Dunford done, Pentagon wants Rodriguez confirmation

The Pentagon wants Gen. David Rodriguez to get his confirmation hearing and full Senate approval to be the next Africa Command commander by the close of the lame duck Congress, sources tell the E-Ring. It’s been known for months that President Obama wanted Rodriguez, the former No. 2 commander of the Afghanistan war, to take ...

YURI CORTEZ/AFP/Getty Images
YURI CORTEZ/AFP/Getty Images
YURI CORTEZ/AFP/Getty Images

The Pentagon wants Gen. David Rodriguez to get his confirmation hearing and full Senate approval to be the next Africa Command commander by the close of the lame duck Congress, sources tell the E-Ring.

It’s been known for months that President Obama wanted Rodriguez, the former No. 2 commander of the Afghanistan war, to take the helm at Africom. But his confirmation, many felt, may have been slowed or derailed because of the investigation into the current war commander, Gen. John Allen.

Allen, due to pass the war reins already, was nominated to become the next supreme allied commander of NATO and all U.S. forces in Europe. That nomination is on hold pending a Defense Department Inspector General investigation into his email exchanges with Jill Kelley, of Tampa. The scuttle has been that if Allen’s career is abruptly halted, then perhaps Gen. Carter Ham, the current Africom commander, who is already based in Europe, could get the NATO job. The timing of that switch, in this scenario, would dictate Rodriguez’s fate in the Senate.

The Pentagon wants Gen. David Rodriguez to get his confirmation hearing and full Senate approval to be the next Africa Command commander by the close of the lame duck Congress, sources tell the E-Ring.

It’s been known for months that President Obama wanted Rodriguez, the former No. 2 commander of the Afghanistan war, to take the helm at Africom. But his confirmation, many felt, may have been slowed or derailed because of the investigation into the current war commander, Gen. John Allen.

Allen, due to pass the war reins already, was nominated to become the next supreme allied commander of NATO and all U.S. forces in Europe. That nomination is on hold pending a Defense Department Inspector General investigation into his email exchanges with Jill Kelley, of Tampa. The scuttle has been that if Allen’s career is abruptly halted, then perhaps Gen. Carter Ham, the current Africom commander, who is already based in Europe, could get the NATO job. The timing of that switch, in this scenario, would dictate Rodriguez’s fate in the Senate.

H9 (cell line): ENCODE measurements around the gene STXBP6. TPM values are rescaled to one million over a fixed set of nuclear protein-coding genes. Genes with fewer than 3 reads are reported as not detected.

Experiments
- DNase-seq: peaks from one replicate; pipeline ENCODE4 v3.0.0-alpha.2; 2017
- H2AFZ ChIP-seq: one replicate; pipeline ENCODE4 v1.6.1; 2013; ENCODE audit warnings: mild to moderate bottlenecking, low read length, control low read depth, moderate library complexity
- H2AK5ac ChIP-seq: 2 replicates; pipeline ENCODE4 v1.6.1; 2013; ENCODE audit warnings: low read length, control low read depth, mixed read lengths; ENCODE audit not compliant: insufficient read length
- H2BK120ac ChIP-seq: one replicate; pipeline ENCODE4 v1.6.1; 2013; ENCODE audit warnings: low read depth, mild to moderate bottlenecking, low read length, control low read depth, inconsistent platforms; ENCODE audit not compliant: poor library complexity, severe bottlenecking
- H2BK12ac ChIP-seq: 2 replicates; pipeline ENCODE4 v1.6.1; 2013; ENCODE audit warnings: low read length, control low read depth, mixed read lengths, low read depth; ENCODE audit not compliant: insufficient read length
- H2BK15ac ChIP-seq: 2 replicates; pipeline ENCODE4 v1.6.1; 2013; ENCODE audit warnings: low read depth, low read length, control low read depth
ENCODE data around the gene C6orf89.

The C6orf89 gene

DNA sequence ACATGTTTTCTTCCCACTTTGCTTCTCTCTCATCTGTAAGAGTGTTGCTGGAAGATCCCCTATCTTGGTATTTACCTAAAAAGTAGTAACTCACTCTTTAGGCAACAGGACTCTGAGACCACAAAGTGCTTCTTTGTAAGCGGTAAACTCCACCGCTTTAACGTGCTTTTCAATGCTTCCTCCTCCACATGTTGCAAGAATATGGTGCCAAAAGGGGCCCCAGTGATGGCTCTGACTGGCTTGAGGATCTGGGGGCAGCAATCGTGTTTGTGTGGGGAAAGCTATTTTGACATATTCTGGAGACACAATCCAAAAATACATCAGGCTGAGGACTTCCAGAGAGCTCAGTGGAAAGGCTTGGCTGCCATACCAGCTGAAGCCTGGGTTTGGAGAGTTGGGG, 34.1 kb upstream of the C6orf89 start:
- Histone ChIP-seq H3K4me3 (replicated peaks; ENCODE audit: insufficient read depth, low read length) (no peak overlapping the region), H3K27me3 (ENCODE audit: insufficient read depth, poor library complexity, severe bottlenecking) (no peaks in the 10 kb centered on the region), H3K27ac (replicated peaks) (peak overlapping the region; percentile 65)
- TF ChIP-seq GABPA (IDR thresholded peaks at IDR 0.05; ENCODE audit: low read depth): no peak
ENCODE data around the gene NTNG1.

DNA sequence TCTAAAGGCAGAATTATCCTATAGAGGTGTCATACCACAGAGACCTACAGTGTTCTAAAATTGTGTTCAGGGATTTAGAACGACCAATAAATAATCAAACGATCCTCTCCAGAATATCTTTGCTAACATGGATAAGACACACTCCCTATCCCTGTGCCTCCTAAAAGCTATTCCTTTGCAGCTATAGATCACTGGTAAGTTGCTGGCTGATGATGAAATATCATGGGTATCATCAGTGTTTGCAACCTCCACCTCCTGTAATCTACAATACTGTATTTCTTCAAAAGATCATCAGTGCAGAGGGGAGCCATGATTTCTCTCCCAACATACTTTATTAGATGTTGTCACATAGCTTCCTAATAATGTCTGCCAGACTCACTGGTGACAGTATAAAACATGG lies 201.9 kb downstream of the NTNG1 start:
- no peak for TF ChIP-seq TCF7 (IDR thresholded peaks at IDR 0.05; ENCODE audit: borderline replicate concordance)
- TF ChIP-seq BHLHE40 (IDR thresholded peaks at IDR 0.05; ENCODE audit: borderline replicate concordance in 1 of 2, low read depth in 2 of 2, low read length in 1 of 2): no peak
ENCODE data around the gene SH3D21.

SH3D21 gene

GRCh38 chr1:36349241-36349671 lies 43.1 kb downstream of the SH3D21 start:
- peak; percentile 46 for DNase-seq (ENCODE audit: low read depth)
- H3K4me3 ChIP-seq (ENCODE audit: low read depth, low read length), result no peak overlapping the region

But some in the Pentagon say Rodriguez has not been tied to Allen. At one point, when the Senate postponed Allen’s appearance for his confirmation co-hearing alongside Gen. Joseph Dunford, it was thought Rodriguez  could take Allen’s place at the table for a quick vetting, though ultimately he did not.

When will "General Rod" get his day in the SASC spotlight? Tara Andringa, spokeswoman for the Senate Armed Services Committee, said in an email to the E-Ring on Monday, “Nothing is scheduled yet (the committee staff has been tied up with the defense authorization bill on the floor).”

Debated closed on that bill on Monday. A final vote is expected today.

Kevin Baron is a national security reporter for Foreign Policy, covering defense and military issues in Washington. He is also vice president of the Pentagon Press Association. Baron previously was a national security staff writer for National Journal, covering the "business of war." Prior to that, Baron worked in the resident daily Pentagon press corps as a reporter/photographer for Stars and Stripes. For three years with Stripes, Baron covered the building and traveled overseas extensively with the secretary of defense and chairman of the Joint Chiefs of Staff, covering official visits to Afghanistan and Iraq, the Middle East and Europe, China, Japan and South Korea, in more than a dozen countries. From 2004 to 2009, Baron was the Boston Globe Washington bureau's investigative projects reporter, covering defense, international affairs, lobbying and other issues. Before that, he muckraked at the Center for Public Integrity. Baron has reported on assignment from Asia, Africa, Australia, Europe, the Middle East and the South Pacific. He was won two Polk Awards, among other honors. He has a B.A. in international studies from the University of Richmond and M.A. in media and public affairs from George Washington University. Originally from Orlando, Fla., Baron has lived in the Washington area since 1998 and currently resides in Northern Virginia with his wife, three sons, and the family dog, The Edge. Twitter: @FPBaron

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